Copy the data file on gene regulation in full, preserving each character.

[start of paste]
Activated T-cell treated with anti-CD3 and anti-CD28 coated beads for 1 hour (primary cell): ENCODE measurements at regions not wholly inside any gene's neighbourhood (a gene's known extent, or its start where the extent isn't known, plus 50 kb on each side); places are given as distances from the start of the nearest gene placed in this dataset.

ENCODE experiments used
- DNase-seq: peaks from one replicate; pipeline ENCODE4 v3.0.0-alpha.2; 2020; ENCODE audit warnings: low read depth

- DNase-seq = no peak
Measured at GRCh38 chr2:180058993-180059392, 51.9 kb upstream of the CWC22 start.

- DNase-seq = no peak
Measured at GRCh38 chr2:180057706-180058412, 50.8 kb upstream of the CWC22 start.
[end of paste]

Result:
Activated T-cell treated with anti-CD3 and anti-CD28 coated beads for 1 hour (primary cell): ENCODE measurements at regions not wholly inside any gene's neighbourhood (a gene's known extent, or its start where the extent isn't known, plus 50 kb on each side); places are given as distances from the start of the nearest gene placed in this dataset.

ENCODE experiments used
- DNase-seq: peaks from one replicate; pipeline ENCODE4 v3.0.0-alpha.2; 2020; ENCODE audit warnings: low read depth

- DNase-seq = no peak
Measured at GRCh38 chr2:180058993-180059392, 51.9 kb upstream of the CWC22 start.

- DNase-seq = no peak
Measured at GRCh38 chr2:180057706-180058412, 50.8 kb upstream of the CWC22 start.